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Type 31 Power Triode

The type 31 power triode is one of the last examples of a type of amplifier tube that was replaced almost completely during the 1930's by the power pentode. This type was designed for use as the power amplifier driving the loudspeaker in small battery-powered radio sets. Nevertheless, it has the same general characteristics and was used in the same way as more powerful tubes, such as the 2A3, a larger power triode. While the 2A3 could supply up to 15W as a push-pull amplifier, the 31 was generally used singly, with an output up to 375 mW.

Power triodes are characterized by a low μ, of 5 or less. They were intended for power amplification, not voltage gain, and had to be preceded by a driver stage that would produce the necessary grid swing, usually a medium-mu triode like the type 30. Both tubes could be replaced by a single pentode, which had high gain as well as power output. Nevertheless, power triodes had certain advantages as amplifiers, among them low distortion even without feedback, and low Miller effect. They are still prized by vacuum-tube audiophiles, and all power triodes are now very hard to find and quite expensive. Even the 31 was a bit expensive, although not used in hi-fi amplifiers, but a sale price made it more accessible.

The 31 was designed for receivers using lead-acid cells as a power source. A vibrator and rectifier could be used for the B supply, while the filament was supplied directly from 2V DC. The oxide filament was very efficient, taking only 0.13A for a filament power of 260 mW. The type 30 medium-mu triode required only 0.06A, since the plate current requirement was less than for a type 31. This should be compared with the normal 6.3V at 0.3A, or 1.89W, for a heater-type cathode. The 31 was made in later days with the graceful ST12 envelope, but retained the typical small 4-pin base traditionally used for filament-type triodes. The type 30, with a similar envelope and base, was modernized as the 1H4-G and given an octal base. The type 31 never received this treatment, since it was already obsolete and used only for replacements.

The basing is shown at the right. The two large pins, 1 and 4, were always for the filament, pin 2 for the plate, and pin 3 for the grid. This basing was standard on all filament triodes with a small 4-pin base. There was a type 11 with a different basing, but its 4-pin base had only one large pin (2, the plate; the filament was on pins 1 and 3.). The similar type 12 had normal basing. Maximum plate voltage is 180. At a grid voltage of -30V, the plate current was 12.3 mA. The large grid voltages are characteristic of low-mu triodes.

The first thing I did was run some characteristic curves. A carefully preset variable DC source was used for the filament. In the dark, the faint red glow of the filament could just be seen as an inverted V, looking through the top of the tube. You have your choice of which end of the filament to use as the cathode connection. Which choice you makes changes the grid bias by 1 V either way. I made pin 4 2V and used it as the cathode connection. This makes the average grid bias 1 V below the cathode-grid voltage, which I did not take into account, merely labelling the grid voltage by the grid-cathode potential. I used grid voltages of 0, -2, -6, -10 and -14 V, with plate voltages from 10 to 120 V. Both voltages are limited by my tube-testing apparatus, but provided sufficient range for good results. I did not let the plate current reach 20 mA, so dissipation was always under control. In fact, the plate appears to be unblackened, shiny nickel. The coarseness of the grid winding was noticeable; this is what gives the low mu. I found an amplification factor of 3.75 and a transconductance of 1.050 mS, both almost spot-on the specifications. This is remarkable for a device that is probably 60 years old, and shows the very high point that vacuum tube design and manufacture had reached by the 1930's.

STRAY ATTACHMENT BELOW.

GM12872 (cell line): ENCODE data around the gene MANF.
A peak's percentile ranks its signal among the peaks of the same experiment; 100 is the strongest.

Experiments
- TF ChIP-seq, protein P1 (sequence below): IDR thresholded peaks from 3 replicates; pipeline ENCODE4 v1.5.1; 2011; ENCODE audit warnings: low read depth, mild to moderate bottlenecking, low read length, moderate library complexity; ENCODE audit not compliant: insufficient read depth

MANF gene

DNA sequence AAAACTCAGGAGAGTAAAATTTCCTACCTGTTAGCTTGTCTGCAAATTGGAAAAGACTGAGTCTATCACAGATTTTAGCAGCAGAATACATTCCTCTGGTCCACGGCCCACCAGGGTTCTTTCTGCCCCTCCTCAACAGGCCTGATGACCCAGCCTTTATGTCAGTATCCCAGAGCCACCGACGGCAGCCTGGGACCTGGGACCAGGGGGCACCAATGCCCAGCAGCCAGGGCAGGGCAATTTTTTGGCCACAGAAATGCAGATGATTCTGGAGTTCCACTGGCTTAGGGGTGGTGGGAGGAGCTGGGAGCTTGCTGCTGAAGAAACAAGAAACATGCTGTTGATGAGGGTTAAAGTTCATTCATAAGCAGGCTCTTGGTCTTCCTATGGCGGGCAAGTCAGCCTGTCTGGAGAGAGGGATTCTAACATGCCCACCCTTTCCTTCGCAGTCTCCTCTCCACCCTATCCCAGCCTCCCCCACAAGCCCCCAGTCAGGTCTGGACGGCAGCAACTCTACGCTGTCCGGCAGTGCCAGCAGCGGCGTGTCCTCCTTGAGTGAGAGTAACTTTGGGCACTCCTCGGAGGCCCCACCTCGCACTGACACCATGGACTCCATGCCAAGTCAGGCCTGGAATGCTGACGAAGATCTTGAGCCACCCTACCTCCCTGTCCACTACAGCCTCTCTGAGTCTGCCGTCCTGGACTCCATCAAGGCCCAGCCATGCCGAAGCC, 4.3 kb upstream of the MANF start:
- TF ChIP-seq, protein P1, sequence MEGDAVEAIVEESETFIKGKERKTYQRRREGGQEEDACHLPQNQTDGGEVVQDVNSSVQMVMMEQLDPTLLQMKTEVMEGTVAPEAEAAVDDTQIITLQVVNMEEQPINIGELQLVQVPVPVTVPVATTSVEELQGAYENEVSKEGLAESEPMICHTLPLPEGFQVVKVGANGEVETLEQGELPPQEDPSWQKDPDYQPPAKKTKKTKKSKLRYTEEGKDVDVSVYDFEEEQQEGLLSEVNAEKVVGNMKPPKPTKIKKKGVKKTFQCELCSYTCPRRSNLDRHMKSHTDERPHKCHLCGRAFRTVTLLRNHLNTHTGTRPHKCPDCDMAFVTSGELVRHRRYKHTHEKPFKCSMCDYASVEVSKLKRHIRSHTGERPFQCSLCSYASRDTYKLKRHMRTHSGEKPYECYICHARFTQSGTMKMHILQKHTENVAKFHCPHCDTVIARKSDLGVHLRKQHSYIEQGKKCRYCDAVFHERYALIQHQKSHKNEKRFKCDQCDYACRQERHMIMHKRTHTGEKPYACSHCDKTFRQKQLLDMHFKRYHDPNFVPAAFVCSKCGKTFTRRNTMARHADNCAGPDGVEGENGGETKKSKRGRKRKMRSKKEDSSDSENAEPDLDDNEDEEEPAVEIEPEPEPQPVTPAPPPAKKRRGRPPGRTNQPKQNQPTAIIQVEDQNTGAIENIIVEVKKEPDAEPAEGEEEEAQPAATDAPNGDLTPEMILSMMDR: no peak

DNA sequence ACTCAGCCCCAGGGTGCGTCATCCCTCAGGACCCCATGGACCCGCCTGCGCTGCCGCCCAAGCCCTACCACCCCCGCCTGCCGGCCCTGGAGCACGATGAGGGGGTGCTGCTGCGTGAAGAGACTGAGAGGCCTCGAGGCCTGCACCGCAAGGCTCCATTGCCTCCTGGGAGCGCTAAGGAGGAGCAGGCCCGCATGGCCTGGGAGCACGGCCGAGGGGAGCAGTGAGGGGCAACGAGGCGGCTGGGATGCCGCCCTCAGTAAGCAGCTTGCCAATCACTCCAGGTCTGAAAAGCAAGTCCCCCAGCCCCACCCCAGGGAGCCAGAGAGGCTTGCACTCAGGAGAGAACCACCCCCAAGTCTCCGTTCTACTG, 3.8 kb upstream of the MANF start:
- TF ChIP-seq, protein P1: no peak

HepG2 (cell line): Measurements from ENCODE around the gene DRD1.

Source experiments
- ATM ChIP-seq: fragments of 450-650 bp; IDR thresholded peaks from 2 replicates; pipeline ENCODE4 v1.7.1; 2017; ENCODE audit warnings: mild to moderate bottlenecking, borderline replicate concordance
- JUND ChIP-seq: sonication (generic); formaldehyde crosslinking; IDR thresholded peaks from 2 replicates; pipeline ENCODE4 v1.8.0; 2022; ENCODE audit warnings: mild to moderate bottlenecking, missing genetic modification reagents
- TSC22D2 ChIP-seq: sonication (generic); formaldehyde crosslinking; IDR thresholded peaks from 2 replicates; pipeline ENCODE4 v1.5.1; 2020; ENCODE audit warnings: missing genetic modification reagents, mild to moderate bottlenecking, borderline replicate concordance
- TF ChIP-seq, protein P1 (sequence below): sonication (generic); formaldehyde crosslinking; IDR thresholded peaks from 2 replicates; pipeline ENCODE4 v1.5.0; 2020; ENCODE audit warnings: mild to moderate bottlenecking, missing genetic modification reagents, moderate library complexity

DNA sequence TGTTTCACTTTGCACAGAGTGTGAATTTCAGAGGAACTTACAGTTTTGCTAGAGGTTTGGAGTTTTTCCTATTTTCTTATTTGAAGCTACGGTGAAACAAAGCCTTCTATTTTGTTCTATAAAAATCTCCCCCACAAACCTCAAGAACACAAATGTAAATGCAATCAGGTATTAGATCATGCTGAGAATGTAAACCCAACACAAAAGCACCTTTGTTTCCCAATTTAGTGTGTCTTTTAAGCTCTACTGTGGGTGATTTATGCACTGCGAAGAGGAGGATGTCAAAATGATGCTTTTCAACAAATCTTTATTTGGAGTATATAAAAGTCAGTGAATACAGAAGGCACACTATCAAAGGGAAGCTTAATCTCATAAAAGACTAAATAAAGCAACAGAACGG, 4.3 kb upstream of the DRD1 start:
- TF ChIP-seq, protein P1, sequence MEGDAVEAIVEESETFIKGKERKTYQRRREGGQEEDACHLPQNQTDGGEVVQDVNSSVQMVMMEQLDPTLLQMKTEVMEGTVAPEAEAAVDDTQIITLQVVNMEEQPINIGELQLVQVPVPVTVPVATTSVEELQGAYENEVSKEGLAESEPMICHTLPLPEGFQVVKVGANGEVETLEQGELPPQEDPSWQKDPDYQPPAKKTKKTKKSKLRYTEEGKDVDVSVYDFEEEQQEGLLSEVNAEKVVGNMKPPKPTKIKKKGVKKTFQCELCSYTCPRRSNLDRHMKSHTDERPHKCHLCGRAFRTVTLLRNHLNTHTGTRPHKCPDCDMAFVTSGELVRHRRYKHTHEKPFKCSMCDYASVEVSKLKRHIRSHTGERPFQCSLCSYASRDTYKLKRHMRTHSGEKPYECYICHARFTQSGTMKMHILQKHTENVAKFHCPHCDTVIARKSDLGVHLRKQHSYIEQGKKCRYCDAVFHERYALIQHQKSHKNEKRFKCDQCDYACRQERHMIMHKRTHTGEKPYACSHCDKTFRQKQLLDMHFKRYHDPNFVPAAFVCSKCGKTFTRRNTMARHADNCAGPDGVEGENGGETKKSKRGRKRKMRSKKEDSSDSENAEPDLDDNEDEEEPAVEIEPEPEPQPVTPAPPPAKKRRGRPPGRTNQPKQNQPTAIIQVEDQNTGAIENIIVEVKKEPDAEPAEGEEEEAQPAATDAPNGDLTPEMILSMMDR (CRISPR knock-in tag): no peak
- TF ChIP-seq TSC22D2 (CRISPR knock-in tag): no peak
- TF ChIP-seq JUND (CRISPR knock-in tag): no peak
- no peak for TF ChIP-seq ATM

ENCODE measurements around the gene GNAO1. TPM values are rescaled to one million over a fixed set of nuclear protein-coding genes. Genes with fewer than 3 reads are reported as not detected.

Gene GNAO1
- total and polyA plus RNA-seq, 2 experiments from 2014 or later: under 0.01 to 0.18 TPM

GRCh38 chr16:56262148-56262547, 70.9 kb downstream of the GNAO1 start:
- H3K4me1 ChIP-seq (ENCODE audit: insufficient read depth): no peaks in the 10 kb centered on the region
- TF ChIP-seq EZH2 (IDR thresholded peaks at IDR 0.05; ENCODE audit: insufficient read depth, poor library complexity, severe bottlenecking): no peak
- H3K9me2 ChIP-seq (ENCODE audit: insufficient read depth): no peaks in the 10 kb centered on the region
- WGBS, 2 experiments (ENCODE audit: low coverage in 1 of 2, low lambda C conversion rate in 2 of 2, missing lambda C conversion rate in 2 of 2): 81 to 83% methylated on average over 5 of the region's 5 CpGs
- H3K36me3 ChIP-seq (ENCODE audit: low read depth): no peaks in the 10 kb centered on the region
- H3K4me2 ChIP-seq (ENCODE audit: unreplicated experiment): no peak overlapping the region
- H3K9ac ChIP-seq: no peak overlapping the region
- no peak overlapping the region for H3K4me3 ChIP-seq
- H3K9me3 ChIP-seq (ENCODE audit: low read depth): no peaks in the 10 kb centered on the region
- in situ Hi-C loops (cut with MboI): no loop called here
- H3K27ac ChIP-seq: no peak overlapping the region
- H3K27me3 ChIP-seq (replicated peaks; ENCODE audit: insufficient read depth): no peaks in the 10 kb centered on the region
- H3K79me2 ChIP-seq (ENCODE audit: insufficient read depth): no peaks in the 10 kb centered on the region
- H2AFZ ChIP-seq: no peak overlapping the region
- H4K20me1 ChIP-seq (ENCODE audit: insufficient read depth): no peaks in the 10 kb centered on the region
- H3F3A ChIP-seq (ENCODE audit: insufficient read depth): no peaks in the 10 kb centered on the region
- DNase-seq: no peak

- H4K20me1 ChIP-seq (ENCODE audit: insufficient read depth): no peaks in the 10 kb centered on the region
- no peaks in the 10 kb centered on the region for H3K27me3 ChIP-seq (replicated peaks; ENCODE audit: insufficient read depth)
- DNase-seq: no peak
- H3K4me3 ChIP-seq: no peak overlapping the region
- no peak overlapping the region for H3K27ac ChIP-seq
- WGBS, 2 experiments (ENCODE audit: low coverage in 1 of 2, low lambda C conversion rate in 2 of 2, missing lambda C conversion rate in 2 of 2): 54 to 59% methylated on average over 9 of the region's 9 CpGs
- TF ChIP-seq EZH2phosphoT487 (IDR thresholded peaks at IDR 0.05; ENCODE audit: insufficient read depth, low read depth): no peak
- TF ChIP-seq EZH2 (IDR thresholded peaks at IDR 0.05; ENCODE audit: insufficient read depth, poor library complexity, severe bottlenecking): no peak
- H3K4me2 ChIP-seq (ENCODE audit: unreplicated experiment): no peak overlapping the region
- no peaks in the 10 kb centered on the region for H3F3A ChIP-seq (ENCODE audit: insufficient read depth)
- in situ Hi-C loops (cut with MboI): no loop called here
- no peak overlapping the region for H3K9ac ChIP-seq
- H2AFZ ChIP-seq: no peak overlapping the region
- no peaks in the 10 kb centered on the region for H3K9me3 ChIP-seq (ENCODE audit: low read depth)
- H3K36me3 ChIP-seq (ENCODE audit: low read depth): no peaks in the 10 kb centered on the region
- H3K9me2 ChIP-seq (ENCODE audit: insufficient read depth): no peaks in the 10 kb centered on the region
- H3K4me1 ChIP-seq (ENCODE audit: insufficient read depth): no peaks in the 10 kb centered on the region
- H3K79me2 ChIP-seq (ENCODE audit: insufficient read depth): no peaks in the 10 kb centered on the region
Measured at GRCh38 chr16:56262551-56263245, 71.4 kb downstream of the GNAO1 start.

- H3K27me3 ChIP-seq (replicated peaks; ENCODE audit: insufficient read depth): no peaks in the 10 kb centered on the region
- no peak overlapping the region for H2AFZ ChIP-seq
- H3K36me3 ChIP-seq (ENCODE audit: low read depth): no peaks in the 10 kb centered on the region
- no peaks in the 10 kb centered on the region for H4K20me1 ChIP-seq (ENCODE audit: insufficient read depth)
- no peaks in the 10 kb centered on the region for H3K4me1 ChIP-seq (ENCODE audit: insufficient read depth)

Next, I wanted to make a power amplifier. I chose a plate supply of 180V, and a load line that passed through 30 mA, corresponding to a load resistance of 6k. The quiescent point was determined by the grid bias of -14 V, which gave a plate current of 11.6 mA at a plate voltage of 111 V. For a bias of -14 V at 11.6 mA, a 1200Ω cathode resistor (1/4W) was required. I did not bypass the cathode resistor. Using a load resistor, a 28 V swing at the grid (the maximum without driving the grid positive) gave a 70 V swing at the plate, a voltage gain of -2.5, and a power output of 204 mW. Had I used a transformer converting an 8Ω speaker to a 5k load, and bypassed the cathode resistor, I probably could have obtained a larger power output. At any rate, the amplifier worked very well.

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Composed by J. B. Calvert
Created 18 April 2003
Last revised




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